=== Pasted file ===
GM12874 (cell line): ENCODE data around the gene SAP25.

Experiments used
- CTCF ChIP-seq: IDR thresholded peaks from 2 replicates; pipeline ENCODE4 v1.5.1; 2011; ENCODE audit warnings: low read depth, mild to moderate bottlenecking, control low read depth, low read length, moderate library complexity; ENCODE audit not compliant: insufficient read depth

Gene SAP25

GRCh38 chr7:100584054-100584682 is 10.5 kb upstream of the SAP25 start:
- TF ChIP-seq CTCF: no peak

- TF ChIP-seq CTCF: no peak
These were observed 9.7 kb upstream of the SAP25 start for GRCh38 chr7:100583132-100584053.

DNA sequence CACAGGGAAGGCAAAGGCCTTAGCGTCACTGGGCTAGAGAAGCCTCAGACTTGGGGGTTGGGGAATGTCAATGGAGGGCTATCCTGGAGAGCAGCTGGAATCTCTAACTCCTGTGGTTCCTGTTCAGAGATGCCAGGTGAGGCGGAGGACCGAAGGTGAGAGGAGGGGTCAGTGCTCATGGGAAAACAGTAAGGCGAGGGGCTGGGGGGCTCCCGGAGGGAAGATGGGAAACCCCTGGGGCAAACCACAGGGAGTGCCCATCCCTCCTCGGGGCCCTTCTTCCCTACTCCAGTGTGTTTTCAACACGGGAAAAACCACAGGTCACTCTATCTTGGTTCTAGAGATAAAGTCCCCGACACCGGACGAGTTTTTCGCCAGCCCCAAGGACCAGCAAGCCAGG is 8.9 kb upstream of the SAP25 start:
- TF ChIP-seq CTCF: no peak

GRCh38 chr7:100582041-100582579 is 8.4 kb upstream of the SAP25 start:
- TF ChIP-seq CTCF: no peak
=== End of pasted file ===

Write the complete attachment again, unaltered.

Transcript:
GM12874 (cell line): ENCODE data around the gene SAP25.

Experiments used
- CTCF ChIP-seq: IDR thresholded peaks from 2 replicates; pipeline ENCODE4 v1.5.1; 2011; ENCODE audit warnings: low read depth, mild to moderate bottlenecking, control low read depth, low read length, moderate library complexity; ENCODE audit not compliant: insufficient read depth

Gene SAP25

GRCh38 chr7:100584054-100584682 is 10.5 kb upstream of the SAP25 start:
- TF ChIP-seq CTCF: no peak

- TF ChIP-seq CTCF: no peak
These were observed 9.7 kb upstream of the SAP25 start for GRCh38 chr7:100583132-100584053.

DNA sequence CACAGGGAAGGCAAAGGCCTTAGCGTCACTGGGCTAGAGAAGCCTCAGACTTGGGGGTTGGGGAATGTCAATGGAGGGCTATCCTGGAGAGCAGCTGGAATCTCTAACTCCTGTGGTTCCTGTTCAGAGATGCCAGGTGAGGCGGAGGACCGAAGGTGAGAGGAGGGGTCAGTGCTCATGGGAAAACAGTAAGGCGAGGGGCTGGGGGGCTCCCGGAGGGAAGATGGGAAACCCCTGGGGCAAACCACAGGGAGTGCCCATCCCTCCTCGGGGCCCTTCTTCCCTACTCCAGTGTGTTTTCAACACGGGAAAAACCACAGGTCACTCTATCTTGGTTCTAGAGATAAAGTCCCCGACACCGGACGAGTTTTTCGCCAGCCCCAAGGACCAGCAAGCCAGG is 8.9 kb upstream of the SAP25 start:
- TF ChIP-seq CTCF: no peak

GRCh38 chr7:100582041-100582579 is 8.4 kb upstream of the SAP25 start:
- TF ChIP-seq CTCF: no peak